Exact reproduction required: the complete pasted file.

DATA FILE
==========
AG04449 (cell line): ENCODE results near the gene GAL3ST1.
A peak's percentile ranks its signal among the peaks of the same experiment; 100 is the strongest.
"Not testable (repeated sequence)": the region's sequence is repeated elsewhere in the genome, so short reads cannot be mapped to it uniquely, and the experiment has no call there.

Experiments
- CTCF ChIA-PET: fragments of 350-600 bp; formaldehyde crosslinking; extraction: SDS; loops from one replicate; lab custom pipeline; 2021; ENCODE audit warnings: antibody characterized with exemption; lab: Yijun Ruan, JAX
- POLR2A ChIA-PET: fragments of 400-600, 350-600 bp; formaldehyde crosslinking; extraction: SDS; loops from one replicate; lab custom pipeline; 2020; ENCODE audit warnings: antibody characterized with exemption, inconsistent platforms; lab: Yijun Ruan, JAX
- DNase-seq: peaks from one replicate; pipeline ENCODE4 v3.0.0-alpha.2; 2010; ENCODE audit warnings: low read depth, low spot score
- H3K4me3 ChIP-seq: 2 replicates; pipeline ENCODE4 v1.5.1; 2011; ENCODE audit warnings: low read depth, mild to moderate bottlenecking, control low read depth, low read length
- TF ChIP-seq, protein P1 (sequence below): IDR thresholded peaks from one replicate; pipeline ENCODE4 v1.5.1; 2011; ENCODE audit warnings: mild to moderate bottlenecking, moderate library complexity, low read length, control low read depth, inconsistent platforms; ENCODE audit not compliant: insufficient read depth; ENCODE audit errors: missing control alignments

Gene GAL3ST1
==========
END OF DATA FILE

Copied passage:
AG04449 (cell line): ENCODE results near the gene GAL3ST1.
A peak's percentile ranks its signal among the peaks of the same experiment; 100 is the strongest.
"Not testable (repeated sequence)": the region's sequence is repeated elsewhere in the genome, so short reads cannot be mapped to it uniquely, and the experiment has no call there.

Experiments
- CTCF ChIA-PET: fragments of 350-600 bp; formaldehyde crosslinking; extraction: SDS; loops from one replicate; lab custom pipeline; 2021; ENCODE audit warnings: antibody characterized with exemption; lab: Yijun Ruan, JAX
- POLR2A ChIA-PET: fragments of 400-600, 350-600 bp; formaldehyde crosslinking; extraction: SDS; loops from one replicate; lab custom pipeline; 2020; ENCODE audit warnings: antibody characterized with exemption, inconsistent platforms; lab: Yijun Ruan, JAX
- DNase-seq: peaks from one replicate; pipeline ENCODE4 v3.0.0-alpha.2; 2010; ENCODE audit warnings: low read depth, low spot score
- H3K4me3 ChIP-seq: 2 replicates; pipeline ENCODE4 v1.5.1; 2011; ENCODE audit warnings: low read depth, mild to moderate bottlenecking, control low read depth, low read length
- TF ChIP-seq, protein P1 (sequence below): IDR thresholded peaks from one replicate; pipeline ENCODE4 v1.5.1; 2011; ENCODE audit warnings: mild to moderate bottlenecking, moderate library complexity, low read length, control low read depth, inconsistent platforms; ENCODE audit not compliant: insufficient read depth; ENCODE audit errors: missing control alignments

Gene GAL3ST1